Tom Crean

A True Irish Hero

An Inspiration

Tom Crean – 25 February 1877 – 27 July 1938

In 1912, during Captain Robert Falcon Scott’s fateful expedition to the South Pole, one legendary Irishman marched alone across 35 miles of hostile Antarctic terrain in treacherous conditions. Enduring bitter cold and painful exhaustion, with practically no food and nothing to guide him only his bravery and determination, he marched non-stop for 18 gruelling hours. All to save the lives of his comrades…  His name was … Tom Crean … and he is our inspiration.

Antarctic Explorer

Born on a small farm in Annascaul, County Kerry, Tom Crean left home to join the Navy at only 15 years of age. Little did he know then that he would one day become one of the world’s most renowned Polar  explorers. Tom Crean went on to become a key member of three of the most renowned and most heroic expeditions to the Antarctic.

By the age of 19 he was serving as an able seaman. Having proven himself on Robert Falcon Scott’s ‘Discovery’ expedition (1901-1904), he was one of the first men to be recruited by Scott for his attempt on the South Pole, the famous ‘Terra Nova’ expedition (1910-1913).

Though he was bitterly disappointed to be told that he would not be accompanying Scott on the final push to the South Pole in 1912, Tom Crean’s journey back to base camp became the stuff of legend …

 A True Irish Hero

One of the team, Evans, had collapsed and his other comrade, Lashly, was in very poor health. Food rations were very low and carrying Evans was proving difficult.  Tom Crean bravely decided to make the journey back on his own to get help. This was to go down in history as Crean’s ‘lone march of bravery’.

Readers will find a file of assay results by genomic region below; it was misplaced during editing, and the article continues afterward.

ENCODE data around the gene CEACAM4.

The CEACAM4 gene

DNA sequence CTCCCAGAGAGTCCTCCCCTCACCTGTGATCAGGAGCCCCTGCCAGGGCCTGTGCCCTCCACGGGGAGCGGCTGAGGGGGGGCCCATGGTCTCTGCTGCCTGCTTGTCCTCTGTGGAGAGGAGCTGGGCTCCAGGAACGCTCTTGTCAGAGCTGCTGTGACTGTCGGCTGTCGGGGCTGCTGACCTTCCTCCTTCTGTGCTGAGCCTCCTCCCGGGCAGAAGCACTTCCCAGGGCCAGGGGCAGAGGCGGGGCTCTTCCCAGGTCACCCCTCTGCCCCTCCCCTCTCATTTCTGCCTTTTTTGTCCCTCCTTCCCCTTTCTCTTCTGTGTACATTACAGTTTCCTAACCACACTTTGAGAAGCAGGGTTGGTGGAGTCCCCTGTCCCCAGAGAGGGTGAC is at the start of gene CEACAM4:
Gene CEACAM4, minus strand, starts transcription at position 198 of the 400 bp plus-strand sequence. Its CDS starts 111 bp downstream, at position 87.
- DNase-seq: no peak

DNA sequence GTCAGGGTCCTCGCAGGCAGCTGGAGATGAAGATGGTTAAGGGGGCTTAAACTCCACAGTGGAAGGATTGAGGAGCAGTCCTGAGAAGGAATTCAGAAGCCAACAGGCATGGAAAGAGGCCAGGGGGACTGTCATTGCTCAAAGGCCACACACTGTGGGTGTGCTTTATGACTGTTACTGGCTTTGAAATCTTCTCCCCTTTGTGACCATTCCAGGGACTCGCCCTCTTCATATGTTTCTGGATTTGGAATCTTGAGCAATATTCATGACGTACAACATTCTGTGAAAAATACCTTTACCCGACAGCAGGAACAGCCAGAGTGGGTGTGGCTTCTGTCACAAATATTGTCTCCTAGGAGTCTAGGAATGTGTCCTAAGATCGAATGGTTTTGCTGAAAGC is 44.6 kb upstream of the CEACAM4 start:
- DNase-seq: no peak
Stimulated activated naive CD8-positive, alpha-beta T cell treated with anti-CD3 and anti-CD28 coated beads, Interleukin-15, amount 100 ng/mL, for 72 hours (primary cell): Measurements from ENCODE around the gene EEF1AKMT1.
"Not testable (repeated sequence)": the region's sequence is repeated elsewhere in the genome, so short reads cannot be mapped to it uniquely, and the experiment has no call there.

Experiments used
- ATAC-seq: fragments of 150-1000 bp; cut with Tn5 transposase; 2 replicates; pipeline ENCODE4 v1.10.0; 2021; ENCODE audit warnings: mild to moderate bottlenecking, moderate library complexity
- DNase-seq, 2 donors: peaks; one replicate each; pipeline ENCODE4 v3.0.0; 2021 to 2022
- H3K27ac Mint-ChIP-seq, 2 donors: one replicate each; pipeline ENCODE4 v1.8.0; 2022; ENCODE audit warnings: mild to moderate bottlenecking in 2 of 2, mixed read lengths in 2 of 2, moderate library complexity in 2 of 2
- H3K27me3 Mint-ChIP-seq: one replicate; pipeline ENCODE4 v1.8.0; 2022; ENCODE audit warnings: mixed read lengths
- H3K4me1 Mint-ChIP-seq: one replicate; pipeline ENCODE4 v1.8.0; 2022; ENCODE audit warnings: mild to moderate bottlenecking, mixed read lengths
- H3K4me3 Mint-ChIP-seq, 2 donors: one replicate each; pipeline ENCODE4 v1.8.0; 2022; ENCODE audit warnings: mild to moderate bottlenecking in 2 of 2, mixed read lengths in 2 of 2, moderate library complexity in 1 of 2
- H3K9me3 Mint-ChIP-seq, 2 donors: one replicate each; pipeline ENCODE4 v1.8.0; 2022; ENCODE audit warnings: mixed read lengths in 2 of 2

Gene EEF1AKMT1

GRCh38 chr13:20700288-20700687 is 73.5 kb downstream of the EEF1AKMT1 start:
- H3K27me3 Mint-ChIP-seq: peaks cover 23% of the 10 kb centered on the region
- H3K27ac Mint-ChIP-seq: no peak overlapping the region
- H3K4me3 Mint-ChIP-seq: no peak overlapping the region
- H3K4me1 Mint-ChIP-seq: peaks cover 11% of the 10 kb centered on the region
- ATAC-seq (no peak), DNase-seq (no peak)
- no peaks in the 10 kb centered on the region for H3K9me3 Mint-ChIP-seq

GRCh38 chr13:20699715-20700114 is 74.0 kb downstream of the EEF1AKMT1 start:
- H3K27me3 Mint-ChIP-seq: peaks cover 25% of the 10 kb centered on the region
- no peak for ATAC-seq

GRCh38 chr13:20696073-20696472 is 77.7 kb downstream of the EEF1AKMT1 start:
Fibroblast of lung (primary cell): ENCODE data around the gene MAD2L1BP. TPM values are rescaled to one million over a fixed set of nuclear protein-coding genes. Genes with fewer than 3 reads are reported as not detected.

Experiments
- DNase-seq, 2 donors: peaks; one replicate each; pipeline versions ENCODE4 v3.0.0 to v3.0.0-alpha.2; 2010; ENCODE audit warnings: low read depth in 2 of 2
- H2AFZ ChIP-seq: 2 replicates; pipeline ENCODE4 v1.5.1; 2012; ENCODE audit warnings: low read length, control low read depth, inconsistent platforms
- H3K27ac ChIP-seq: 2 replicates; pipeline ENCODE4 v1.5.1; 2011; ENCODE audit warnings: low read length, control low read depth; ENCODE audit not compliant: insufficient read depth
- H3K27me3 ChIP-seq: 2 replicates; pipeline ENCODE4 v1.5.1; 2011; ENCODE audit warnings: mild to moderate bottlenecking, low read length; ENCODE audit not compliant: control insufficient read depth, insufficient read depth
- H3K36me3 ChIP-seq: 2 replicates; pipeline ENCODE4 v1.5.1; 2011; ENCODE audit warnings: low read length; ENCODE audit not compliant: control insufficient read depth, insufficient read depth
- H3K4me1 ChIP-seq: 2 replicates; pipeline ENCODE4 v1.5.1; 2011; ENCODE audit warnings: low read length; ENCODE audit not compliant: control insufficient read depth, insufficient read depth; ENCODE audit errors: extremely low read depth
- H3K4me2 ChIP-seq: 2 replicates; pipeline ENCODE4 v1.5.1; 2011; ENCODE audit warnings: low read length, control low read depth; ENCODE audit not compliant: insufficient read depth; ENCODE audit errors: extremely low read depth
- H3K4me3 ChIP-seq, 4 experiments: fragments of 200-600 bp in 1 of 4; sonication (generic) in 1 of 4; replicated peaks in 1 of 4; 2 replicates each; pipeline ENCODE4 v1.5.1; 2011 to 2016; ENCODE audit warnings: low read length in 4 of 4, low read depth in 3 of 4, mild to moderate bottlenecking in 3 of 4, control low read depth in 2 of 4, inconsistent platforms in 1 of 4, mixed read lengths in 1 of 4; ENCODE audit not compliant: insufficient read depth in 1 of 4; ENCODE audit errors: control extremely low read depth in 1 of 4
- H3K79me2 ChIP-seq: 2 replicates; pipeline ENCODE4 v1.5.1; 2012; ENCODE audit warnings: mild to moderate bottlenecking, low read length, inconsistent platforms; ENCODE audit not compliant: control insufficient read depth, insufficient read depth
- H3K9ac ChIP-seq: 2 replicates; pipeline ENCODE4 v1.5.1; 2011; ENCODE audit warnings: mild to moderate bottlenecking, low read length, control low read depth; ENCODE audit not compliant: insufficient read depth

With only a stick of chocolate and two biscuits to sustain him, enduring 18 hours and 35 miles of Antarctic conditions, Crean successfully reached base to get help … and collapsed on arrival. A day and a half later, Evans and Lashly were brought back alive.

Later that same year, Tom was part of the search party that discovered Scott and his team frozen to death in their tent, and it was his sad duty to help bury his Captain at the southern-most tip of the world.

And yet, the best of Tom Crean was still to come …

Endurance Expedition

Never was an expedition more aptly named. When Earnest Shackleton set off on his renowned expedition to cross the Antarctic, he had by his side one man in whom he had absolute faith, fellow Irishman, Tom Crean.

In 1915, when the expedition’s ship, Endurance, was crushed by ice, the only hope of salvation was for a small crew of six to both sail and row a tiny lifeboat 800 nautical miles from Elephant Island to South Georgia and fetch help. In the face of a mountainous westerly swell, their incredible journey has been described as one of the most extraordinary feats of seamanship and navigation in maritime history. Yet, no matter what nature hurled at him – be it icy rain or blinding sleet – Tom could be heard singing as he held fast to the tiller with frozen hands.

Upon reaching South Georgia, hungry, frostbitten and soaking wet, Tom along with Shackleton and Worsley realised that they were on the uninhabited side of the island.

Undaunted, they then marched, without maps or mountaineering equipment across glaciers, mountains and snowdrifts to miraculously make the first land-crossing of the island and reach sanctuary, where they raised help for their fellow expedition members.


When he returned Tom Crean was awarded the Albert Medal for saving the lives of his comrades. Crean’s contributions to these expeditions sealed his reputation as a tough and dependable polar traveller, and earned him a total of three Polar Medals.

In 1920 he retired from the navy and moved back to County Kerry. In his home town of Annascaul, Crean and his wife Ellen opened a Public House called the ‘South Pole Inn’. He lived there humble and unassuming until his death in 1938.